Natallia Dvinskikh, Leendert Blankevoort, Mahyar Foumani, Simon Strackee, Jos Spaan, Kees Grimbergen, Geert Streekstra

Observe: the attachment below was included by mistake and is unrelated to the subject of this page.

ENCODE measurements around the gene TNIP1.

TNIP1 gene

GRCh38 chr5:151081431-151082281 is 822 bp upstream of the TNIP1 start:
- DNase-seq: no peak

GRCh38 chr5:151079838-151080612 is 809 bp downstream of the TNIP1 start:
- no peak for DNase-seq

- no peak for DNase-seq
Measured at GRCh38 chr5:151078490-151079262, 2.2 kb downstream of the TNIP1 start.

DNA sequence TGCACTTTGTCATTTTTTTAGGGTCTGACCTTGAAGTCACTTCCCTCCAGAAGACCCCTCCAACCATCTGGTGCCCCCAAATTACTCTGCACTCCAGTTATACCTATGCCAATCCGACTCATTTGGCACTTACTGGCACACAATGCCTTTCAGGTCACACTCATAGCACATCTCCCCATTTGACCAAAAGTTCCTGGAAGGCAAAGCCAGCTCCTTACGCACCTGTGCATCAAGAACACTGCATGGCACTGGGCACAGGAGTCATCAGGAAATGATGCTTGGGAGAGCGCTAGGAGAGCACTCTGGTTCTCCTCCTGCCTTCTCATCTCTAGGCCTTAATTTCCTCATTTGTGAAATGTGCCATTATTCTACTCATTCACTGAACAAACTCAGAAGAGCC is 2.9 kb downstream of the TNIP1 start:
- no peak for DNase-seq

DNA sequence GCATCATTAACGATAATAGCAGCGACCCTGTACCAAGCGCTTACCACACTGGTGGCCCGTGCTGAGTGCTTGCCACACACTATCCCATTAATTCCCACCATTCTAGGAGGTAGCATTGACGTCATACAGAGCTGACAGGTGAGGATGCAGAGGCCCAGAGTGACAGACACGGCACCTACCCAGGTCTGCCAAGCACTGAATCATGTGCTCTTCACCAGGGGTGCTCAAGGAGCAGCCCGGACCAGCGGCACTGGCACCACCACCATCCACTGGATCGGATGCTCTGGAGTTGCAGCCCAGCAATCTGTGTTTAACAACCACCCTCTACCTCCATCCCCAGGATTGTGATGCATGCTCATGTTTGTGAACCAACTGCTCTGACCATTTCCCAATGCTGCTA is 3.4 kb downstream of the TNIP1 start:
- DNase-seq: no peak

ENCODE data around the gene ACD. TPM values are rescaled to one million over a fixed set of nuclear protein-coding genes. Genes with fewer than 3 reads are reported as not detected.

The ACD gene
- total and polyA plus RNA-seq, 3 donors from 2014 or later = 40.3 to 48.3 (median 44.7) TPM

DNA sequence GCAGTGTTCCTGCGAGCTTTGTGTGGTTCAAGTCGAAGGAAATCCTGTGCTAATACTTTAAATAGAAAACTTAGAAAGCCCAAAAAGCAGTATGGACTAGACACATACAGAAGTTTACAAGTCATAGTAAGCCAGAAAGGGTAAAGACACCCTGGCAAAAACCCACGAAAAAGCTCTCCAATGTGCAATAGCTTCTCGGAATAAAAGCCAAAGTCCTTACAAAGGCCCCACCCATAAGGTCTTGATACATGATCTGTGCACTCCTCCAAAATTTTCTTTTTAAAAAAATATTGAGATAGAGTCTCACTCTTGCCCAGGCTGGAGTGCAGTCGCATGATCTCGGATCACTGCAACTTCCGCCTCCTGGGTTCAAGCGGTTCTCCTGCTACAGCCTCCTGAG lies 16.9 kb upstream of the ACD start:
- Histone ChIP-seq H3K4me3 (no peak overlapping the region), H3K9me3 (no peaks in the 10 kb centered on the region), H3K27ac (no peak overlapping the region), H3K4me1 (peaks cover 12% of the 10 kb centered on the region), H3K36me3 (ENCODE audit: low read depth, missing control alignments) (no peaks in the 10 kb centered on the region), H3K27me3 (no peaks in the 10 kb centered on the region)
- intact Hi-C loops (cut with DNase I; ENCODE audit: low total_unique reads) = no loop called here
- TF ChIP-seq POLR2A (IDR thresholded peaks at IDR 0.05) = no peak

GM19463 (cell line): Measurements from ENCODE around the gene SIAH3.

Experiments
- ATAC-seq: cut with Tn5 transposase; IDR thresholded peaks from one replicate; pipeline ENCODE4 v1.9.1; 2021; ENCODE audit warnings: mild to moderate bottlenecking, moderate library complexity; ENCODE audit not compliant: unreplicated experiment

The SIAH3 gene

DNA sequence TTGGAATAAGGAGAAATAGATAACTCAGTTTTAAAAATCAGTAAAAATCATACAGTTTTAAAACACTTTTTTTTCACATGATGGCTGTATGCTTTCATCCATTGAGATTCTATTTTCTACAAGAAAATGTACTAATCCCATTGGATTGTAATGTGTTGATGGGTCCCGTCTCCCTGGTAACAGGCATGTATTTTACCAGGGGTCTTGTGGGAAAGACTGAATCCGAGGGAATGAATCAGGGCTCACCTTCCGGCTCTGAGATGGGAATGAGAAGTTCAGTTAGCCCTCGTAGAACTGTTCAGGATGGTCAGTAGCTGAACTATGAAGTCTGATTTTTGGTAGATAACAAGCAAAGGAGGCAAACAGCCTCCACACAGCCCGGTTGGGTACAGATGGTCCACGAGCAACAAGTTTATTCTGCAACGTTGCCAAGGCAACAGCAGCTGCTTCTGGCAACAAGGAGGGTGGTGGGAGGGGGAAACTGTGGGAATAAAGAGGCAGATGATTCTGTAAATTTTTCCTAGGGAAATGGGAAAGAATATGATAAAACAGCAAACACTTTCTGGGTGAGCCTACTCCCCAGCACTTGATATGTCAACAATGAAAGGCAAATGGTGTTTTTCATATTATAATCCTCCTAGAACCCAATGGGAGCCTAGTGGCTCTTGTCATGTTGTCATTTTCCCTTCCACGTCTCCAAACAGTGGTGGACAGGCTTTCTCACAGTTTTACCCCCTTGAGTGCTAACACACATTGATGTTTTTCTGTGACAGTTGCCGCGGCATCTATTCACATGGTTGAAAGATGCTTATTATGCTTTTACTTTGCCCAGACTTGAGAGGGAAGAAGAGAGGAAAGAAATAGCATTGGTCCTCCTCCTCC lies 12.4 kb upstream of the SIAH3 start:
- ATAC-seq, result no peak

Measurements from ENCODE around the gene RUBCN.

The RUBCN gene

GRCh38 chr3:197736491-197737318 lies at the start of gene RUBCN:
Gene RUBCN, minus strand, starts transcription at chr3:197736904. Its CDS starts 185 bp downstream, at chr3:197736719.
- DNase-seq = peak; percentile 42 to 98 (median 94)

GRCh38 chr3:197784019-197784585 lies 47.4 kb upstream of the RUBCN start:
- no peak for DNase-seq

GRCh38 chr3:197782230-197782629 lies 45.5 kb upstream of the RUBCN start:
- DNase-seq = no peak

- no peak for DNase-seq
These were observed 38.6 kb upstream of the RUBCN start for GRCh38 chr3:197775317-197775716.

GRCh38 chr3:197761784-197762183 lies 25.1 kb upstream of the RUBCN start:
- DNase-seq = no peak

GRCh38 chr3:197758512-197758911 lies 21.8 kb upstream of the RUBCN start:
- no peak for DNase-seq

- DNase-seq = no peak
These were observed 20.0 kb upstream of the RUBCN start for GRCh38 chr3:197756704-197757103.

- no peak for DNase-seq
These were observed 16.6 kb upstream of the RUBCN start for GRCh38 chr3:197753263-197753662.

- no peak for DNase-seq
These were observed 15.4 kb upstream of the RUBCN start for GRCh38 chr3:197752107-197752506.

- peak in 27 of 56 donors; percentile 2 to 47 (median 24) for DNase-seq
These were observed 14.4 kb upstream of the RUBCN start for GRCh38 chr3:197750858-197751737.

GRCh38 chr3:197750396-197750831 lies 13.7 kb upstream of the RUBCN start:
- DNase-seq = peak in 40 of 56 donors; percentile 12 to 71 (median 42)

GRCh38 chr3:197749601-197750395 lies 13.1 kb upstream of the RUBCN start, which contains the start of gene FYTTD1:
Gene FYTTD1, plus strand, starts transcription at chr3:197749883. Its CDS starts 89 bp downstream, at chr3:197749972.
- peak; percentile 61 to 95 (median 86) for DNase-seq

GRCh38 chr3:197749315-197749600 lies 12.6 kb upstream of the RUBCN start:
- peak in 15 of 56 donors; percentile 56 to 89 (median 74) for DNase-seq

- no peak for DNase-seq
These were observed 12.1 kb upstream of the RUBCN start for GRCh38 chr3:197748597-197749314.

Abstract: Introduction. The wrist is a compact and complex human joint. Therefore the behavior and function of its components during motion are hard to study. A biomechanical joint model is one of the ways to understand the biomechanics of the wrist and its components better. The enhanced knowledge about wrist biomechanics may lead to improvement of clinical diagnoses and treatment planning. Purpose. The objectives of the presented study are: 1) to develop a biomechanical wrist model, based on cadaver specimen geometry and 2) to study the motion patterns and the functions of the wrist structures during motion. Materials and Methods. The geometry of the entire wrist was reconstructed from cryomicrotome images with a resolution of 0.1x0.1x0.1 mm3 [1]. The multi-body model of the wrist was based on the detected joint geometry. The model calculates the relative position and orientation of bodies connected by elastic links, like ligaments and articular contacts, for given external loads and kinematic constraints [2]. In the model parameter study, thickness and elastic modulus of the cartilage contacts as well as initial length and elasticity of the ligaments were varied during the simulations [3]. The simulations were separately performed for flexion/extension and radial/ulnar deviation of the wrist. Results. Intra- and inter-observer experiments reveal that the acquired wrist geometry is accurate and suitable for the development of a biomechanical wrist model. Over a certain range of wrist motion, in flexion-extension as well as ulnar-radial deviation, the constraint moment was almost negligible (free motion range). The cartilage contact surfaces guided the motion of the wrist within this range. Beyond the free range of motion, the constraint moment increased progressively as caused by the ligaments and articular contacts. Parameter variations of the cartilage properties and ligaments elasticity have a small impact on the model behavior while small changes in the initial length of the ligaments cause significant variations of the model response. Conclusions. The model simulations show that the extrinsic wrist ligaments function as limiters of joint motion. Due to the ligament forces at the extremes of motion and their interaction with the articular contact forces, mobility of the wrist is limited and the joint is restrained. Initial length of the ligaments is the most important model parameter. The precise reconstruction of the entire wrist geometry from the cryomicrotome images opens up new opportunities for biomechanical studies of the wrist with a realistic joint geometry. REFERENCES [1] J. A E Spaan et al. “Visualisation of intramural coronary vasculature by an imaging cryomicrotome suggests compartmentalisation of myocardial perfusion areas”, Med Biol Eng Comput, Vol 43, pp. 431-435, (2005). [2] S. D. Kwak, L. Blankevoort, and G. A. Ateshian. “A mathematical formulation for 3d quasi-static multibody models of diarthrodial joints”, Comput Methods Biomech Biomed Engin, Vol 3, pp. 41-64, (2000). [3] H.H. Savelberg et al. “Strains and forces in selected carpal ligaments during in vitro fexion and deviation movements of the hand”, J Orthop Res, Vol 10, pp. 901-910, (1992).